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Thursday, 21 September, 2000, 18:34 GMT 19:34 UK
Scientists get near the real Eros
Eros Nasa/Near
Eros: Not just a pile of rubble
By BBC News Online science editor Dr David Whitehouse

Astronomers have just released the results of the most detailed orbital survey of an asteroid ever undertaken.

The data covers the space rock known as Eros, which has been under close study by the Near-Shoemaker spacecraft.

Eros Nasa/Near
Images show lots of small boulders
Eros follows an orbit that takes it from relatively close to Earth out to beyond the orbit of Mars - a journey lasting 1.76 years.

The new research, published in the journal Science, has revealed in great clarity many of the asteroid's major properties, such as its mass, topography and composition.

Eros, discovered in 1898, measures 34km by 11km by 11km. It spins on its axis every 5.3 hours. Its surface is covered in craters and a surprisingly large number of house-sized boulders.

Violent collisions

And this is the big puzzle for astronomers: how can something so small have so much debris lying around on its surface?

Researchers may be getting closer to some answers thanks to information sent back to Earth by Nasa's Near Earth Asteroid Rendezvous spacecraft (recently re-named in honour of the famous geologist Eugene Shoemaker).

Eros facts
S-type asteroid
34x11x11 km
6.7x10e15 kg
2503 cubic km
Rotation period
5.3 hours
Distance from Sun
168m - 258m km
Orbital period
1.76 years
Professor Joseph Veverka, of Cornell University, said in his Science paper that Eros had a surface "saturated" with tiny craters smaller than one kilometre (0.6 of a mile) in diameter and was "abundant" with rocks that measured 30 to 100 metres (33 to 109 yards) across.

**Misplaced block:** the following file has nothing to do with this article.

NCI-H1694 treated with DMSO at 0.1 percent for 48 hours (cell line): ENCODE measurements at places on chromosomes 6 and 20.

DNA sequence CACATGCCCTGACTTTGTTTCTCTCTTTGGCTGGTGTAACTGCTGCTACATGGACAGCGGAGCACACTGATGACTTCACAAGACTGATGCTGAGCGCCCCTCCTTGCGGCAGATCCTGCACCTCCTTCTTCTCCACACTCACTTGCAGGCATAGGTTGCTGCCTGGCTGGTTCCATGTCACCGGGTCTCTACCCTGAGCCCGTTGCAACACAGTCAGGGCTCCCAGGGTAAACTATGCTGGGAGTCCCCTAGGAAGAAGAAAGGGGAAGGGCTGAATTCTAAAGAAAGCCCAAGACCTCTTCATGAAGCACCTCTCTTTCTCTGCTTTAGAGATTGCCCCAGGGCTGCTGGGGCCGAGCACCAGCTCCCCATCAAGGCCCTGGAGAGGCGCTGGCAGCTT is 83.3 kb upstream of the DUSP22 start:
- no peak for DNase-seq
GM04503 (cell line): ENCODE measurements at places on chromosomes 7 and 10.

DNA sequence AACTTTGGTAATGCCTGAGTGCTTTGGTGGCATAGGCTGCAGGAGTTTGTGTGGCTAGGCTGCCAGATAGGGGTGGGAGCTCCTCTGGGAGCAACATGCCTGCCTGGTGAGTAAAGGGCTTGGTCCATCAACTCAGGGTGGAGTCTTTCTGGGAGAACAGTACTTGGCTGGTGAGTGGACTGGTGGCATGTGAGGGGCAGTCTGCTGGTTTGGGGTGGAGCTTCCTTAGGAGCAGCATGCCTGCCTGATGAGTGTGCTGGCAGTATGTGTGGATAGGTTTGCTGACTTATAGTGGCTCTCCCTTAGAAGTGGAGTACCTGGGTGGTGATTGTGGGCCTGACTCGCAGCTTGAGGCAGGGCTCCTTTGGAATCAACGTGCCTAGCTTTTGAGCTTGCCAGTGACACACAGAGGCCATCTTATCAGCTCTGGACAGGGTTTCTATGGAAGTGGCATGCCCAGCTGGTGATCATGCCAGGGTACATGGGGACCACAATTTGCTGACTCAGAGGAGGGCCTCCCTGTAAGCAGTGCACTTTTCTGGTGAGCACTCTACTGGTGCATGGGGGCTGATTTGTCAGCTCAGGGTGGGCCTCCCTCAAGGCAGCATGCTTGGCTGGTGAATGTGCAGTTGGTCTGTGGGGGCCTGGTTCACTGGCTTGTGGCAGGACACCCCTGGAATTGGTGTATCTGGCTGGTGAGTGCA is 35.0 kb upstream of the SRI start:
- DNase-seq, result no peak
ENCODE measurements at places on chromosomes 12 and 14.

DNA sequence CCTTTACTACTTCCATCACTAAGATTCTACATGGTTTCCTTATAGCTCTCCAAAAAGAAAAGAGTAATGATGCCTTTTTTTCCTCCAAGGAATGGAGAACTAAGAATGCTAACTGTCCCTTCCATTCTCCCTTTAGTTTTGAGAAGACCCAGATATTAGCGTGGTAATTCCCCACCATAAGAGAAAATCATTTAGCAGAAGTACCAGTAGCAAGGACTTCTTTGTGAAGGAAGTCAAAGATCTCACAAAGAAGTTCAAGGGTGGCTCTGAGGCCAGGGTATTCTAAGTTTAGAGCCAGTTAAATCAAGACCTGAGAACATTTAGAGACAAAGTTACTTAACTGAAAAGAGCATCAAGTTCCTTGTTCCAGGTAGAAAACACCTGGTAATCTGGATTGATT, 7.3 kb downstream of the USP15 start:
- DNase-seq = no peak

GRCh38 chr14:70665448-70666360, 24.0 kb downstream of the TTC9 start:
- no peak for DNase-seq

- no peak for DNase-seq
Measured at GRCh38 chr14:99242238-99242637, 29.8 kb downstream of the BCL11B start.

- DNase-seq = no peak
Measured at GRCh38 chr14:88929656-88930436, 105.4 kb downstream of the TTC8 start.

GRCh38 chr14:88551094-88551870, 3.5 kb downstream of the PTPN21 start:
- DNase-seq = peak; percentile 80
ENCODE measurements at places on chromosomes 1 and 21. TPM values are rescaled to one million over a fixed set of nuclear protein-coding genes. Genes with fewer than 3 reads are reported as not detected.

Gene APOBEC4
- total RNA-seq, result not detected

The craters and the boulders, said Professor Veverka, indicated many violent collisions with other space bodies. But why they were still there on an asteroid which had a weak gravitational field was a mystery, he said.

"Intuition and calculation tell you that most of the debris produced in a collision would have escaped - but the surface is full of it."

Eros has a banana-shape and the speed required for any debris to break free from the pull of the asteroid can vary widely from place to place. In some regions, the so-called escape velocity is just 3.1 metres per second. In others, it is five times higher.

Eros Nasa/Near
Near's Laser Rangefinder has probed every corner
It is possible that debris could be thrown out at very low speeds only to fall back on to Eros. The ejected material could possibly end up in the same orbit as Eros where it is retrieved at a later time.

Following Near's scrutiny, Eros has been confirmed as an S-type asteroid, the most common type in the inner asteroid belt. It is a primitive relic from the birth of the Solar System.

Near's observations show no evidence that Eros has ever gone through a major heating event in which metals are segregated from silicates to form an iron-rich core and rocky mantle - such as happened on Earth.

Eros Nasa/Near
Eros has a surface "saturated" with tiny craters
As the spacecraft orbits Eros, its Laser Rangefinder (NLR) fires a laser pulse every second and records how long it takes the beam to be reflected back.

The NRL's data gave Professor Maria Zuber and colleagues, from Nasa's Goddard Spaceflight Center, the information they needed to construct a detailed topographic map of the asteroid's surface.

The researchers have concluded that Eros is far from a loose pile of rubble held together by gravitational attraction, as some researchers have suggested.

And by looking at Near's orbit around Eros, and the asteroid's detailed shape, Dr Donald Yeomans, of Nasa's Jet propulsion Laboratory, has estimated that Eros weighs approximately 6.7 million billion kilograms.

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See also:

21 Feb 00 | Sci/Tech
Eros is 'no ordinary rock'
01 May 00 | Sci/Tech
Near closes in on Eros
15 Mar 00 | Sci/Tech
Spacecraft named for Shoemaker
04 May 00 | Sci/Tech
Astronomers see 'dog bone' asteroid
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